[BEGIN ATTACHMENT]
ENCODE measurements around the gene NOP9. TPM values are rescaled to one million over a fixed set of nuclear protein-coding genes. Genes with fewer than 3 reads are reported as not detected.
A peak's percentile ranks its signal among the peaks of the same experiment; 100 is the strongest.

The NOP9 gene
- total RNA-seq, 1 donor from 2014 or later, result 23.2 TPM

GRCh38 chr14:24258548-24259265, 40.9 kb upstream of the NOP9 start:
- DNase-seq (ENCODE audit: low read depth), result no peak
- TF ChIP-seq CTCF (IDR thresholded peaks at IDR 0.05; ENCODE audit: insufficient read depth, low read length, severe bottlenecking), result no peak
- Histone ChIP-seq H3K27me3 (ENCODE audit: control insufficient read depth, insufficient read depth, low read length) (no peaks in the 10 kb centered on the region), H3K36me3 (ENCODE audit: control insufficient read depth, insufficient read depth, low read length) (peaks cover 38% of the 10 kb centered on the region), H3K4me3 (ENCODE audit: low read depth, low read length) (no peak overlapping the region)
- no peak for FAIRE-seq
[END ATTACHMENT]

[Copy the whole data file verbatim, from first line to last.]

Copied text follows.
ENCODE measurements around the gene NOP9. TPM values are rescaled to one million over a fixed set of nuclear protein-coding genes. Genes with fewer than 3 reads are reported as not detected.
A peak's percentile ranks its signal among the peaks of the same experiment; 100 is the strongest.

The NOP9 gene
- total RNA-seq, 1 donor from 2014 or later, result 23.2 TPM

GRCh38 chr14:24258548-24259265, 40.9 kb upstream of the NOP9 start:
- DNase-seq (ENCODE audit: low read depth), result no peak
- TF ChIP-seq CTCF (IDR thresholded peaks at IDR 0.05; ENCODE audit: insufficient read depth, low read length, severe bottlenecking), result no peak
- Histone ChIP-seq H3K27me3 (ENCODE audit: control insufficient read depth, insufficient read depth, low read length) (no peaks in the 10 kb centered on the region), H3K36me3 (ENCODE audit: control insufficient read depth, insufficient read depth, low read length) (peaks cover 38% of the 10 kb centered on the region), H3K4me3 (ENCODE audit: low read depth, low read length) (no peak overlapping the region)
- no peak for FAIRE-seq